Wednesday, August 26, 2009

Recession is an Opportunity to Grow Business using Smarter IT

Unlike many, I've never actually believed that this recession was just another minor 'bleep' on the never-ending spiral of growth. IT companies in particular continue to feel the heat, and because they are providing services that are vital for enabling business activity, their performance remains a strong weather vein in gauging the health of modern economies.

US economist Peter Schiff explains the overall situation lucidly. He was also one of the only voices to predict the current situation back 4 or even 5 years ago.

What does this mean for businesses then? According to Schiff, the solution is to encourage savings and production (not something that's happening either in the US or UK at the moment by the way). It's also a difficult task to achieve when taken together. And as a result, individual businesses are going to continue feeling the squeeze in the coming months and perhaps years unless they act wisely now.

But those that do act now, will survive to reap the profits later. The need for products and services will never go away. A recession is simply the market's way of correcting over-spending, unjustified investment and overconfidence (brings to mind the Enron story!), otherwise known as a 'bubble'. But it also sorts the wheat from the chaff. Only the smarter, stronger companies survive. But as we saw with the Dot Com clear-out, those companies will a real, competitive offering, not only have a better chance of surviving, but go on to thrive.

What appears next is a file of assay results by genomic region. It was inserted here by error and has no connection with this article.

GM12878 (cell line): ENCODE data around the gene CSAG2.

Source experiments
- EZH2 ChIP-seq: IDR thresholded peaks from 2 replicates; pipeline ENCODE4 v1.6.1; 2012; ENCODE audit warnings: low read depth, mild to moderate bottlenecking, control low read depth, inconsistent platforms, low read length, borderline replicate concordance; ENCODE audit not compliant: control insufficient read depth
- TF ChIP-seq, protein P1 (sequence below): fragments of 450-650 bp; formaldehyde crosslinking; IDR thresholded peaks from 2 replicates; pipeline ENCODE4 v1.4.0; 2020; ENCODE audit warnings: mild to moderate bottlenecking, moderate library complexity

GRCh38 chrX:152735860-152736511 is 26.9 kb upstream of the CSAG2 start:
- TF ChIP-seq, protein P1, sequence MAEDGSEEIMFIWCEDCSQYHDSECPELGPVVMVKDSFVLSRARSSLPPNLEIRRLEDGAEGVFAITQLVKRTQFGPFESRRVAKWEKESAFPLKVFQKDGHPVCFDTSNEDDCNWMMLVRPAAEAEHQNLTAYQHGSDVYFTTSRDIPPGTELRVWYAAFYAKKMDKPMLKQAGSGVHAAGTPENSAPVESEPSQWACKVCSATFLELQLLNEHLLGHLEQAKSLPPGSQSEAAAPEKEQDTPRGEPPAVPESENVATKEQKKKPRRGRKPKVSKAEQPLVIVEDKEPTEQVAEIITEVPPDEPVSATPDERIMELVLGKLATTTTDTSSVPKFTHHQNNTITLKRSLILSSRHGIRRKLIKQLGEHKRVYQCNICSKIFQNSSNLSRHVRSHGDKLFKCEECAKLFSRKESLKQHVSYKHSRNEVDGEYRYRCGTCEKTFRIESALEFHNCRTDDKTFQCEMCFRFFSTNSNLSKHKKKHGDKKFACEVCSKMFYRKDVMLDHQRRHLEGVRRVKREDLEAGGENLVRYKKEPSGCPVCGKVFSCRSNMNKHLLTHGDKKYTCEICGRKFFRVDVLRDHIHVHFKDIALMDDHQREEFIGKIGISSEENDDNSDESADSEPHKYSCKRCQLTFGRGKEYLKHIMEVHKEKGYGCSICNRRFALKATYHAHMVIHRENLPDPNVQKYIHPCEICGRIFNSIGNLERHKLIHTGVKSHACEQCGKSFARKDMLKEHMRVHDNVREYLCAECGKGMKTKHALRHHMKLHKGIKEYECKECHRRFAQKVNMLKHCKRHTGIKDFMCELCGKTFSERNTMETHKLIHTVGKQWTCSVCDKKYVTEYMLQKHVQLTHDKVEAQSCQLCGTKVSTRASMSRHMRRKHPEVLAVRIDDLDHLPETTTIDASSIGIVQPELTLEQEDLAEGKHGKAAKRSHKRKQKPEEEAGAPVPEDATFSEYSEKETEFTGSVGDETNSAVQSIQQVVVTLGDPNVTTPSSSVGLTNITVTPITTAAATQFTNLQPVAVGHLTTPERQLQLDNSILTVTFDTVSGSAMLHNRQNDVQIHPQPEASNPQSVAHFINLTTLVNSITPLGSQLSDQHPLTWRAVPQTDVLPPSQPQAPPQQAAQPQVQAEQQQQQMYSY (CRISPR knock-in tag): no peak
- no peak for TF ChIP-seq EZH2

This means looking for smarter ways to ensure productivity - now. For IT this means changing corporate habits and adopting a new set of rules:

  1. Use solutions that allow you to get more value and productivity from existing technologies (code-free integration tools are a good step in the right direction).
  2. Acquire only solutions that are future-proof (metadata solutions will ensure easy adaptation to future technology platforms and new business requirements).
  3. Look for ways to combine skill sets and technologies (such as adopting an end-to-end application platform to build RIA and SaaS rather than a Microsoft or Adobe front-end product that then requires you to buy back-end solutions and resources separately).
  4. Ensure that business goals are the top priority in every corporate function, including IT (a metadata platform helps because it's simple enough for business decision makers to follow the IT process - and it enables faster and more effective application prototyping).
  5. Remain open to different technologies - don't be fooled by some big-spend vendors who pour millions into making their technology look convincing - and look out for hidden costs that aren't mentioned in the sales pitch.